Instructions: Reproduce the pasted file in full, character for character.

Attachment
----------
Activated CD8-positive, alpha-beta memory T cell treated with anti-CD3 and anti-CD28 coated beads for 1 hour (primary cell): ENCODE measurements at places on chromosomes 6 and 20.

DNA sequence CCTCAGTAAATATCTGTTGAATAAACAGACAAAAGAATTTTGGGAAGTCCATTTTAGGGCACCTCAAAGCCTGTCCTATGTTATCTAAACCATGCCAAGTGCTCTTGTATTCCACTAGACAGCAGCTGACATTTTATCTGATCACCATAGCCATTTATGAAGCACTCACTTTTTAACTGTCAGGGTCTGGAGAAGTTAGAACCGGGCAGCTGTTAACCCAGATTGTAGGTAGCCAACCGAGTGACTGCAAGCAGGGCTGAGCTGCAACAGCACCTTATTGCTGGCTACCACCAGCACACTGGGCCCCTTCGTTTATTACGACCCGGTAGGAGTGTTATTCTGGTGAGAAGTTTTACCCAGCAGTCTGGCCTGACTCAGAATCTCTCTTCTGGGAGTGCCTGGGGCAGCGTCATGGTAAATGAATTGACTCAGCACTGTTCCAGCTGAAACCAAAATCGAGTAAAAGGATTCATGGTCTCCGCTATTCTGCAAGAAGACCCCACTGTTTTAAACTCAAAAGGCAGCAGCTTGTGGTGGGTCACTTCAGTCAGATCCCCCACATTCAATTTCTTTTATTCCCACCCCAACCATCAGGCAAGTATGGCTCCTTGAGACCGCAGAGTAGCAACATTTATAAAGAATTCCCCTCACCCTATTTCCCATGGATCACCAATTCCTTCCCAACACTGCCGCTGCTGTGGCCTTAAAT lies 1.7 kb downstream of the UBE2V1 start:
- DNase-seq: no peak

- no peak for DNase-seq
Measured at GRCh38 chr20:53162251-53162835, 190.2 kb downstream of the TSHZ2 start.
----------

Activated CD8-positive, alpha-beta memory T cell treated with anti-CD3 and anti-CD28 coated beads for 1 hour (primary cell): ENCODE measurements at places on chromosomes 6 and 20.

DNA sequence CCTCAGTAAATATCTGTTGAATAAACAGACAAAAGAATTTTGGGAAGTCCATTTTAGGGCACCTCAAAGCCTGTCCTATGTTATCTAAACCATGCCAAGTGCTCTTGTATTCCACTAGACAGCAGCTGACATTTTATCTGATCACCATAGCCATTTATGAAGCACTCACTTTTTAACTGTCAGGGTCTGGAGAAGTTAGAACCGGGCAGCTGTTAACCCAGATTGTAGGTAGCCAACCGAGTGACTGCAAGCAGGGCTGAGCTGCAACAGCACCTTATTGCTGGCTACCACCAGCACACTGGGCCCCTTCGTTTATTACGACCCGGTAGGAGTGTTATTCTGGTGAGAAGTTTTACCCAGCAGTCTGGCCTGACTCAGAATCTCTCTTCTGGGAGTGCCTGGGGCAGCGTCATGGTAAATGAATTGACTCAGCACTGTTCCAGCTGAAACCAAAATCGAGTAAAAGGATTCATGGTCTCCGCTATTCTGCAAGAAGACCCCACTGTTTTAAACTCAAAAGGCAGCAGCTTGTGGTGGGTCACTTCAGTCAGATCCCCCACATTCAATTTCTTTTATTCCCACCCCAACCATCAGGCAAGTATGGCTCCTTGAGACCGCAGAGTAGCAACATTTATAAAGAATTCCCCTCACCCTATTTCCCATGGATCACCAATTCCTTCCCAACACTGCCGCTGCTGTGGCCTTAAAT lies 1.7 kb downstream of the UBE2V1 start:
- DNase-seq: no peak

- no peak for DNase-seq
Measured at GRCh38 chr20:53162251-53162835, 190.2 kb downstream of the TSHZ2 start.